Then, I felt the pull of the chains once more. It was time to make dinner, and have it ready for him when the chains returned him from his work. And the chains know what I must do to keep things working in our home. I try to see the chains exist for a reason. I know, without the chains, there would be chaos.

But many times, I wonder.

What would it be like to be free? And does anyone else know we are not?

663 words
@mysoulstears


This is written for Week 68 of Miranda Kate‘s Mid-Week Challenge. You can read about Miranda’s small fiction challenge here. Please, go read Miranda’s short tale this week, and any others that showed up. The tales are always little works of art, crafted with words, meant to be shared, and enjoyed. And many of them are amazing.

Miranda Kate’s Mid-Week Challenge : 2018/02/11

Raine peaked out the window, and took one last look at the sunshine. “The trees look lovely today, don’t they?” She laughed at herself. No one was there to ask. Just her. Everything was ready. It was time.

She felt the warmth of the brooch on her necklace, right above her heart, where it should be. Where it had been since she’d found it. A necklace with a golden glow, like a bright candle in a dark room.

The necklace stayed in her apartment. She never wore it in public, in part because the necklace had asked her not to. She knew others would laugh at that. “Necklaces don’t talk.” That’s what they’d say.

And she’d have to respond, “No. But fairies do.”

The fairy, Liliana, had watched over Raine, since that day, years ago. “One day, Raine, it will be time for me to return to my home.”

Raine had asked many Liliana many questions about her home. It was a different world. In a different time, and place. A world of moonlight, elves, fairies, dwarfs, pixies, and humans who had no other home.

Raine fell in love with that world. A world where she didn’t have to put on a business dress each day, and march to work, and spend eight hours answering a phone, and scheduling appointments for the doctor. A world where she didn’t get yelled at when the doctor had to make an emergency run to the hospital to help stitch together a gunshot or stabbing victim, and it inconvenienced a mother who had to be home in time to care for her children. A world where she didn’t cry when the doctor took a pill to deaden the pain of having watched someone’s heart stop beating, and then having to get yelled at by a father whose son had a concussion, and wouldn’t be able to play football on Saturday.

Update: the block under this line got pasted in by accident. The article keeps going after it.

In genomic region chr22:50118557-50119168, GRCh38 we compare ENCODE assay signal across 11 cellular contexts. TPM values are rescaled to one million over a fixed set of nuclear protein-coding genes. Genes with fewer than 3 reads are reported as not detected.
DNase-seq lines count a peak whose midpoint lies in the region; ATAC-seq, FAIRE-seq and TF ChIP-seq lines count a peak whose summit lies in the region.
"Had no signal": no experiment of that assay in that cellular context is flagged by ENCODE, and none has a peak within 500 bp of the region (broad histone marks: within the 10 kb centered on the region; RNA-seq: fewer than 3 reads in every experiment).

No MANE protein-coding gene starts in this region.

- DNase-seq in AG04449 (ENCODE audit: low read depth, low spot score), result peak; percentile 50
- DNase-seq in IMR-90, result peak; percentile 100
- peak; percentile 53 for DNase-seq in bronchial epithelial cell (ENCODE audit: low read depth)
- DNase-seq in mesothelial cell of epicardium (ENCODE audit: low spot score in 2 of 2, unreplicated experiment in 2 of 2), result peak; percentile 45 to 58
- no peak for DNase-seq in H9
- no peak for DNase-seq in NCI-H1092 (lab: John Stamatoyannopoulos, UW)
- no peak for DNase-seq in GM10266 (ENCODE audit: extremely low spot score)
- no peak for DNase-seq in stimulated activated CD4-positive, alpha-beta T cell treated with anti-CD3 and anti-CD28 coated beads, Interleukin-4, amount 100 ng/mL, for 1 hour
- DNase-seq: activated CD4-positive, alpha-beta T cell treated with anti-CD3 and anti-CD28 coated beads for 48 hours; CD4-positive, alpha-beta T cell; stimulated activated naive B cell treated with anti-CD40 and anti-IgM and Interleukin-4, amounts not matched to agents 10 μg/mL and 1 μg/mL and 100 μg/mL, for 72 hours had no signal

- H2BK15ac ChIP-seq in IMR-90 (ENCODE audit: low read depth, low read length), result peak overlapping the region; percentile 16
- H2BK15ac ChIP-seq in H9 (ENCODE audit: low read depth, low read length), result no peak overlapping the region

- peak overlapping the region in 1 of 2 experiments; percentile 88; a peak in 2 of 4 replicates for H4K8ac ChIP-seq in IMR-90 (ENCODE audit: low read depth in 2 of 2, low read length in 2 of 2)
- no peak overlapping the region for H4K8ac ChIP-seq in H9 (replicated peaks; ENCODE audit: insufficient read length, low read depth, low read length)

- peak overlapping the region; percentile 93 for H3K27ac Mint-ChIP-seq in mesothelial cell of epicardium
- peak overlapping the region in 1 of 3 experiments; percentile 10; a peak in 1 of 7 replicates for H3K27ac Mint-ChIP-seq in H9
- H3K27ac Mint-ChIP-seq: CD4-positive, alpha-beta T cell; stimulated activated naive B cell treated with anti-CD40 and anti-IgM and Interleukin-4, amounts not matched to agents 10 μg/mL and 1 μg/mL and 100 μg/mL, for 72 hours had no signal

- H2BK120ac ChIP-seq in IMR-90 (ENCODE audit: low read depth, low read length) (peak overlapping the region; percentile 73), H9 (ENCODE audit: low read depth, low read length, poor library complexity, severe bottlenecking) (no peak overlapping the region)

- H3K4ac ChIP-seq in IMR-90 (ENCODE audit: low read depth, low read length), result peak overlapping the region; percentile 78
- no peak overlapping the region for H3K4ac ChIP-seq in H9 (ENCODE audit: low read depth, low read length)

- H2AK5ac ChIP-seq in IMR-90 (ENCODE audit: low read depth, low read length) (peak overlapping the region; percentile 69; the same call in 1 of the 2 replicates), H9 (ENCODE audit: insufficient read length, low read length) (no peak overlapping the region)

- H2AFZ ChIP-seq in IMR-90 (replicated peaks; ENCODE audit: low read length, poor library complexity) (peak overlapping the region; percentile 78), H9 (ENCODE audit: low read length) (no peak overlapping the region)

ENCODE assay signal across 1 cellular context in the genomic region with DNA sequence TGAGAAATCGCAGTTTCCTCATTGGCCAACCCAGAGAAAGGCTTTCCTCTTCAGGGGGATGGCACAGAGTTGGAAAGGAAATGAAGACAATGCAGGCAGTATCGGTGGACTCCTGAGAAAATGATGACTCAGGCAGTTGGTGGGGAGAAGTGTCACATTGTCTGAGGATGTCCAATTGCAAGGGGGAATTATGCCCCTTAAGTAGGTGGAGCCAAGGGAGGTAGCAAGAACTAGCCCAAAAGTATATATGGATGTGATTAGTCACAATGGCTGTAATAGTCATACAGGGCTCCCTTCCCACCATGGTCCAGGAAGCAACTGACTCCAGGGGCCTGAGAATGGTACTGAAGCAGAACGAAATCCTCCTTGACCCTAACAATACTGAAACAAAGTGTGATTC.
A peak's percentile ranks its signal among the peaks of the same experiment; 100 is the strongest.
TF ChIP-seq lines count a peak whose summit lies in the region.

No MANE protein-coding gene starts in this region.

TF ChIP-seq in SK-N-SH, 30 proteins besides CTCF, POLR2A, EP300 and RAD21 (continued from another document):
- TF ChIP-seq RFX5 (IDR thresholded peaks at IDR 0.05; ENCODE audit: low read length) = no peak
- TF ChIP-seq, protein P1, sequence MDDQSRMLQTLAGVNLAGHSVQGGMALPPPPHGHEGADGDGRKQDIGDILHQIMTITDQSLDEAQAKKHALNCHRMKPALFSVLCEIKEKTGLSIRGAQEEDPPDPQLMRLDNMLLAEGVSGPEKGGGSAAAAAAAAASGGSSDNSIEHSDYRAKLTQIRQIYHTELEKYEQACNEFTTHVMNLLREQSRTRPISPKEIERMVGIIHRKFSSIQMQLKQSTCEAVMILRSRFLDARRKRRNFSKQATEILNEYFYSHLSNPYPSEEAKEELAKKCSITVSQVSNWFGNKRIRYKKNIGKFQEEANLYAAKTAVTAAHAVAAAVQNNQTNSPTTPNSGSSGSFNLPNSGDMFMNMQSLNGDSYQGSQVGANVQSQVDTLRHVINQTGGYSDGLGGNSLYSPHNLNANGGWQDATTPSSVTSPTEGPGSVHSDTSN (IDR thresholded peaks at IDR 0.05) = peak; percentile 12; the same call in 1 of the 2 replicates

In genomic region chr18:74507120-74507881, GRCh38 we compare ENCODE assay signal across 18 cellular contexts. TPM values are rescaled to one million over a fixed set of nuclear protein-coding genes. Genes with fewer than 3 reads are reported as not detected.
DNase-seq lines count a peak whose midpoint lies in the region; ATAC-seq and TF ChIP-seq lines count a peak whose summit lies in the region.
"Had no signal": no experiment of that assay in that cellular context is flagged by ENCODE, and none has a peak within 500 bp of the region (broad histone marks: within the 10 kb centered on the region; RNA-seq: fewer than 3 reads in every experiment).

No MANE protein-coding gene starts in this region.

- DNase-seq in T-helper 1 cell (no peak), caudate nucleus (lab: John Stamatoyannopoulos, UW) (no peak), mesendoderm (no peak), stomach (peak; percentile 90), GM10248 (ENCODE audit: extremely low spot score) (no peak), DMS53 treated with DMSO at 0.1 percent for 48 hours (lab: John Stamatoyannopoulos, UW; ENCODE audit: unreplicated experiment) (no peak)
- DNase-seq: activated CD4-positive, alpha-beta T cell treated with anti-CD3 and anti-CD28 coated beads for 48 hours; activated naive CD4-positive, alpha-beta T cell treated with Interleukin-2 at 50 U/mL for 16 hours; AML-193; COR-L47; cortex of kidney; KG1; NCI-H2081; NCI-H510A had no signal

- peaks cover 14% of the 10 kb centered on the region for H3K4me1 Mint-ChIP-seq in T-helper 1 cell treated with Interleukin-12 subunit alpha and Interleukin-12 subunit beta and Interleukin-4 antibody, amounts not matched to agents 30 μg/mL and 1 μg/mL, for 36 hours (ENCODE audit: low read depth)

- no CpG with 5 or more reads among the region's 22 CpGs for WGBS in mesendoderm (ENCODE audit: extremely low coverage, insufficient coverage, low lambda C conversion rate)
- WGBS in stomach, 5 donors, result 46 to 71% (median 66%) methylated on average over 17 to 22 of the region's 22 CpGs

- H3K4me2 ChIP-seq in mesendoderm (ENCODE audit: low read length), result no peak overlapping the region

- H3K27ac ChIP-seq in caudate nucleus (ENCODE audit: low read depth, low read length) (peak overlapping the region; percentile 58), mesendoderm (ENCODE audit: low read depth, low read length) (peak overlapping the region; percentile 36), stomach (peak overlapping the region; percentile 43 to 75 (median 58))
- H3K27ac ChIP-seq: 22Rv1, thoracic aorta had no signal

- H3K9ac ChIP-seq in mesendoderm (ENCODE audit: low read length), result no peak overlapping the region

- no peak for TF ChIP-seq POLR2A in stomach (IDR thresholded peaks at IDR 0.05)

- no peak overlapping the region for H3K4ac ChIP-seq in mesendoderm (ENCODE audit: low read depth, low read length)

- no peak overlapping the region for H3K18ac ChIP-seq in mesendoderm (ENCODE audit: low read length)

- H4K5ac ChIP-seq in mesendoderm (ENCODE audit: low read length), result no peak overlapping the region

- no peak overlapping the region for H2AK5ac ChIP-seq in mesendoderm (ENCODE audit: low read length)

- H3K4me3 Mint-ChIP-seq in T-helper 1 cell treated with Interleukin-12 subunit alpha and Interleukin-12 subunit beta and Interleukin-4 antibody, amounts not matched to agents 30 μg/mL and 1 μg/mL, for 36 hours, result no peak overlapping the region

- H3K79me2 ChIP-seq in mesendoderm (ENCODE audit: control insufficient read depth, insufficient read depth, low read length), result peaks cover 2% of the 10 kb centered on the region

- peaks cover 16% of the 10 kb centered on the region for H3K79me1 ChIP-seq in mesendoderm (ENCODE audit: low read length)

A world where she didn’t have to walk with the other girls, just to go to the restroom, or the grocery store. Where she could eat her fast food lunch at a table without some guy asking her if she’d like company, and calling her a whore if she said no. Where she wouldn’t fall for some guy who took her out, and charmed her, and treated her like a princess until he found a prettier model, and dumped her.

She pulled off her shirt, and bra, and looked at the fairy broach. She heard Liliana so clearly, “It’s almost time.” She pulled off her shoes and stockings, and stood only in her skirt. “Are you ready, Raine?”

Raine nodded.

“Don’t be frightened. It’s just how quantum mechanics work. How entanglement works. When quanta from one place become linked to those in another. Especially if the two places don’t have the same laws of physics.”

Raine did what Liliana had taught her, and moved the broach behind her back. It’s warmth helped calm her. “Raine. Now it starts.”